Continuing to serve in the USMC as a captain during the Korean War, Grandpa was so humble and kind that he often played baseball with the neighborhood boys at Camp Lejune.  One morning, he inadvertently startled them as he left the house in his captain's uniform.  Astonished, they realized that all this time, they had been playing ball with the captain!  When he moved back to Ohio, he became a renowned mechanical engineer, obtaining eight patents and traveling around the world as an expert on walking draglines.  

With a 4th Marine Division tattoo on his bicep, a concrete bulldog in the living room, and a metal eagle over the front door, Granddaddy was the quintessential "crusty old Marine".  Every other word in his drawling Appalachian accent was unfit for me to publish on this blog, and I've never met anyone more stubborn.  When he'd get riled up, my mom would just roll her eyes and say, "Once a Marine, always a Marine."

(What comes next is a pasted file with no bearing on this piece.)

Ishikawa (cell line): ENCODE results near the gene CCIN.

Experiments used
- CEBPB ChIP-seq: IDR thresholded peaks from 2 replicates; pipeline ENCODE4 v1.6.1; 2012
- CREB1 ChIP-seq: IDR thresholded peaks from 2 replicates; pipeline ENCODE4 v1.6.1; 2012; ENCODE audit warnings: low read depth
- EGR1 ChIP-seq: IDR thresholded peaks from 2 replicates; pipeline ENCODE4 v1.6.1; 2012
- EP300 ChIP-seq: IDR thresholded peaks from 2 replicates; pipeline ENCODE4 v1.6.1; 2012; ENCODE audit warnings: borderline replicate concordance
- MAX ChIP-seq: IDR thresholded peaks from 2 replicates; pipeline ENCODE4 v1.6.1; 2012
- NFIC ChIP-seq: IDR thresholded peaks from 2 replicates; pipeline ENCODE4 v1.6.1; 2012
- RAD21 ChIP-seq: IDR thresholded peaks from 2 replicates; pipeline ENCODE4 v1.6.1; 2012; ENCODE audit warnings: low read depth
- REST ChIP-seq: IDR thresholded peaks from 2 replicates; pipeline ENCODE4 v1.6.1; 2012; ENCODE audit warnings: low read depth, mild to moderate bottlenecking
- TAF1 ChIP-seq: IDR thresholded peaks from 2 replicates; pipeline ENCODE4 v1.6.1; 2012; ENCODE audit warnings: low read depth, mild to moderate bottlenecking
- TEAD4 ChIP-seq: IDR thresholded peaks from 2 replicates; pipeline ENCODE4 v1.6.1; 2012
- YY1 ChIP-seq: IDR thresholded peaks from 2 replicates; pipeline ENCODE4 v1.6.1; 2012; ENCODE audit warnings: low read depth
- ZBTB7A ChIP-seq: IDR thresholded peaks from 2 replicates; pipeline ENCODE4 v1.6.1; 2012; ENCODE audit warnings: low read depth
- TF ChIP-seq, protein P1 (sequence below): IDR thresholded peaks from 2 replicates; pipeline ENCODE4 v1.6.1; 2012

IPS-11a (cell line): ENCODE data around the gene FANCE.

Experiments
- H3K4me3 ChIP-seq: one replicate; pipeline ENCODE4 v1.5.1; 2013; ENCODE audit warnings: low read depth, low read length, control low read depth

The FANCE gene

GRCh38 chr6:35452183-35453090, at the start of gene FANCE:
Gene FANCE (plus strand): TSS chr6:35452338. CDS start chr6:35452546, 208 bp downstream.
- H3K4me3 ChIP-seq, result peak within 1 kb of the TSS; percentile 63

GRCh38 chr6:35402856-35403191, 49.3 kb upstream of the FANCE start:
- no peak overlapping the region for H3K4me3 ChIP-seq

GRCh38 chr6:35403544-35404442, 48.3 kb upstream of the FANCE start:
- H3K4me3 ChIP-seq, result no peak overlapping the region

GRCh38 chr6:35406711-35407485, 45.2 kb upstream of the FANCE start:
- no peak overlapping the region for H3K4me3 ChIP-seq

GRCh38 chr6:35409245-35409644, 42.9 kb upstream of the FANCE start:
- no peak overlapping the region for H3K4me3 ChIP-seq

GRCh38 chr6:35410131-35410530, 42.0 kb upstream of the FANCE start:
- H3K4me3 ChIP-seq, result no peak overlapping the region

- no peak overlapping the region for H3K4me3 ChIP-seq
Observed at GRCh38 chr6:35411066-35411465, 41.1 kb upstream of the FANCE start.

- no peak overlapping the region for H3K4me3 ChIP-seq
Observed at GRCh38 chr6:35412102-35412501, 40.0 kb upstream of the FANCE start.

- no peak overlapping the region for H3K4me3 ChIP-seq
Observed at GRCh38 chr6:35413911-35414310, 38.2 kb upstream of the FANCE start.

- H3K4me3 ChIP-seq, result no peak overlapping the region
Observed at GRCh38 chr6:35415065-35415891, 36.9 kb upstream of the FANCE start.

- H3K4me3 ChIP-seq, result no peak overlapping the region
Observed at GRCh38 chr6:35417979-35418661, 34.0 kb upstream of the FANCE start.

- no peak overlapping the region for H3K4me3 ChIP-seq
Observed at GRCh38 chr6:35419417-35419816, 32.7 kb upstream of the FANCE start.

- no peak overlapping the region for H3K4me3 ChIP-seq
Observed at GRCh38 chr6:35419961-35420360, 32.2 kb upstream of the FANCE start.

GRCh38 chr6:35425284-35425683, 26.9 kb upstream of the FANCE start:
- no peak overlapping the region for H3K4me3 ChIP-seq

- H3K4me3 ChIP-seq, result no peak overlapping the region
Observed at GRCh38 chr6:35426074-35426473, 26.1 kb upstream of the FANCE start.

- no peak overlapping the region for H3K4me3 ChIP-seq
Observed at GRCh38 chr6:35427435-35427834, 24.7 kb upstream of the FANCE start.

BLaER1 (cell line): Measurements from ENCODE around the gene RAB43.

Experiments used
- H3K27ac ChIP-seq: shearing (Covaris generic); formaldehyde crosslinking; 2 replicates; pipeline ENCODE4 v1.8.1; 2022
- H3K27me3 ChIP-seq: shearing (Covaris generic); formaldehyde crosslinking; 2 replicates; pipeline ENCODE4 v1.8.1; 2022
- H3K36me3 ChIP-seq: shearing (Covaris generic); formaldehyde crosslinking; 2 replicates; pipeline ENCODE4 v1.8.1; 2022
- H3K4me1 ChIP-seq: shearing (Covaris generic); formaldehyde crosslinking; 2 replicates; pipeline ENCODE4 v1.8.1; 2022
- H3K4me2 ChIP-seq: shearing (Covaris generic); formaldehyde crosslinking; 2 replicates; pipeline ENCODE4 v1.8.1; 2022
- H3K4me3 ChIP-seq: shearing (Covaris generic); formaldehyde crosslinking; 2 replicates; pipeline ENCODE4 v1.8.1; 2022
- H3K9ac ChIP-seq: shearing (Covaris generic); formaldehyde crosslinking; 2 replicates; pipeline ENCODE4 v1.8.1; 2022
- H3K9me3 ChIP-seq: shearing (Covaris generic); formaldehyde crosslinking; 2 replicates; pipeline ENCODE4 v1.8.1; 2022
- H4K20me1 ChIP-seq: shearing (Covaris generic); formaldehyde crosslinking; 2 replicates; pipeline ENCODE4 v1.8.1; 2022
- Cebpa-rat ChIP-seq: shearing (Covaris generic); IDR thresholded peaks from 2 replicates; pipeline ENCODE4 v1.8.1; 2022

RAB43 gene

On the other hand, you would never guess that Grandpa was also a Leatherneck.  Aside from the full-height flagpole in the yard where he hoisted and lowered the Stars and Stripes every day, Grandpa had nothing to indicate his Marine past.  His house was full of memorabilia from his trips around the world, and his patents were modestly displayed in the basement.  Always wearing a smile, he hummed constantly, often breaking spontaneously into little snippets of big band songs.

While they couldn't have had more different personalities, Iwo Jima wasn't the only thing they had in common.  They both loved me, and they were both heroes.


Tuesday, May 14, 2013

My sweet husband strikes again!

at Two Writing Teachers!
Last Monday was my birthday.  I was going to write this slice last Tuesday, but then my students threw me a surprise party in class, so I just HAD to write about that!

Anyway, last Monday afternoon I got home a little earlier than usual.  (It was my birthday, after all!)  Humming whatever song had just been on the radio and reminiscing about all the nice birthday wishes I had received all day at school, I shoved the door open.

Oooh!  Husband left me a birthday balloon!  (He's still home when I leave for school.)  He's so sweet!